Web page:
Imphal, Oct. 1: Manipur chief minister Okram Ibobi Singh may have over a dozen militant groups on his platter of troubles but he would rather not use the gun to bring peace, or so he claims.
Ibobi Singh today ruled out a full-fledged military offensive against militant groups in his state, saying that his government was trying to establish contact with leaders of these organisations to bring them to the negotiating table.
“We believe that one day the leaders of these armed groups will realise the futility of violence. It may take some time but they will surely accept our offer for talks,” the chief minister told the media.
However, he admitted that none of the peace initiatives by Delhi and his government had evoked a positive response yet from the militant leadership.
Ibobi Singh said the Secular Progressive Front government had a two-pronged strategy in mind — to strictly maintain law and order and continue the efforts to persuade armed groups to come to the negotiating table.
The chief minister, who is also chairman of the unified command structure, ruled out a military offensive like the one in Mizoram years ago to force militants to opt for peace talks.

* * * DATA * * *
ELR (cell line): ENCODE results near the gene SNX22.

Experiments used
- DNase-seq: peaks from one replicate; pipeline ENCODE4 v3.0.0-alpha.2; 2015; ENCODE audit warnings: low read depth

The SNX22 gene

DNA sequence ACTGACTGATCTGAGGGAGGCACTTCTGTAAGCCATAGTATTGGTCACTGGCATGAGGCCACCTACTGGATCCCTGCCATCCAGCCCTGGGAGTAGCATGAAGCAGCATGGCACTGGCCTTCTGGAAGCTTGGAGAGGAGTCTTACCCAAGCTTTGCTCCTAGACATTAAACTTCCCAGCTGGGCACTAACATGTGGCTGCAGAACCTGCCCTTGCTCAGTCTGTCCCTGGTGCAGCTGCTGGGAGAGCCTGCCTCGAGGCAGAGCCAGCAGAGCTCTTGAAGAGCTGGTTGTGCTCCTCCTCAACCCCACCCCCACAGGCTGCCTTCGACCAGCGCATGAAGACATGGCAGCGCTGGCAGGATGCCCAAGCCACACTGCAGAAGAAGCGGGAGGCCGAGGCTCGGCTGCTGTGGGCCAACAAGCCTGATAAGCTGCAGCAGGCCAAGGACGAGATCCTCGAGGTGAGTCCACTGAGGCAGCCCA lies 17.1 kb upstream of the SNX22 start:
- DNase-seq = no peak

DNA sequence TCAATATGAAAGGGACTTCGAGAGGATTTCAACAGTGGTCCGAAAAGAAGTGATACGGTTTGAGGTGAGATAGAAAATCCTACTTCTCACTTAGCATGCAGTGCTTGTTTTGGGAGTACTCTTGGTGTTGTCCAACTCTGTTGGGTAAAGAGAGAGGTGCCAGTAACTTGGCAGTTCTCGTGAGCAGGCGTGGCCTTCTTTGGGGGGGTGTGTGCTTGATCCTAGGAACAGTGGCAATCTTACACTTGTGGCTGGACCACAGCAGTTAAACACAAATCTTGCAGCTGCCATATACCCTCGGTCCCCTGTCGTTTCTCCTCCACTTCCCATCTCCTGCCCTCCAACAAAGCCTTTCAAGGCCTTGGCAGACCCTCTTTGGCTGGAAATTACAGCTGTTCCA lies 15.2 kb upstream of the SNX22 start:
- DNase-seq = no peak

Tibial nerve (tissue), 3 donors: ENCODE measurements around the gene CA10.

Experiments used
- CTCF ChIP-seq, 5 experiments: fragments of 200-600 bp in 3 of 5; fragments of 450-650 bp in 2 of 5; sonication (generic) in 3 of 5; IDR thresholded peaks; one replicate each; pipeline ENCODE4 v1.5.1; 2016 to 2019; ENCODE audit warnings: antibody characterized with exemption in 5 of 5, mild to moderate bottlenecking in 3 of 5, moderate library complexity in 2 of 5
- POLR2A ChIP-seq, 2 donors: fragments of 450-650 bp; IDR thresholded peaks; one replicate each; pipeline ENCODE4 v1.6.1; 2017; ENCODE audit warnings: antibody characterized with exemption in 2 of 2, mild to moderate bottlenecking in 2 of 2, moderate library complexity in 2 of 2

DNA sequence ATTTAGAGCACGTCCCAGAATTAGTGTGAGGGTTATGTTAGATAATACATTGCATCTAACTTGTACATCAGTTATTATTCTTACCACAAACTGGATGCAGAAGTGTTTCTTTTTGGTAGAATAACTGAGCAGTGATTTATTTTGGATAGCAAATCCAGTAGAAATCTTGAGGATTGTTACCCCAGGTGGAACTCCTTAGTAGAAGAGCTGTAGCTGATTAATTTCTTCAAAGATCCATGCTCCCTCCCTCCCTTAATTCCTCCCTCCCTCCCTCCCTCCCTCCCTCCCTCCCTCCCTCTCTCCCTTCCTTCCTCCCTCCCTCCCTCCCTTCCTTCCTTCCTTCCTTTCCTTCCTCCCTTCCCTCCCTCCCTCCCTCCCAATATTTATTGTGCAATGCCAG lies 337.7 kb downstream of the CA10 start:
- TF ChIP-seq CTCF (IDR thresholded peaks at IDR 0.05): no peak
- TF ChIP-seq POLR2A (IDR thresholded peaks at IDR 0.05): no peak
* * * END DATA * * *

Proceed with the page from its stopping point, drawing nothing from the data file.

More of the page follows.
During his recent visit to Imphal, the general-officer-commanding (GOC) of the Eastern Command, Lt Gen. Arvind Sharma, announced that the army had entered into veritable ceasefire arrangements with a dozen splinter militant groups.
Signed on different dates, the agreements have no time limit.
The Ibobi Singh government, however, is not ready to toe that line yet. “The army’s agreement with the ethnic militant groups is an experiment. But before entering into such an agreement with a major militant group, issues like the ground rules (of a ceasefire), the monitoring authority and the action to be taken in case of violation of the terms should be clearly worked out. Such an agreement should be made in clear terms,” the chief minister said.
He said the government would prefer to wait and watch for some more time before taking a decision on joining the agreements between the splinter groups and the army.
The government will complete its term on March 7 and the Election Commission intends to conduct Assembly elections almost immediately, possibly before March 17.
On his becoming the first Manipur chief minister to last so long, Ibobi Singh said that was because his government had been able to achieve at least 50 per cent of the targets set by the Congress-led coalition. He said improving the financial health of the state was one of the major achievements of the government.
The chief minister is planning to publish a report card of his government later this month.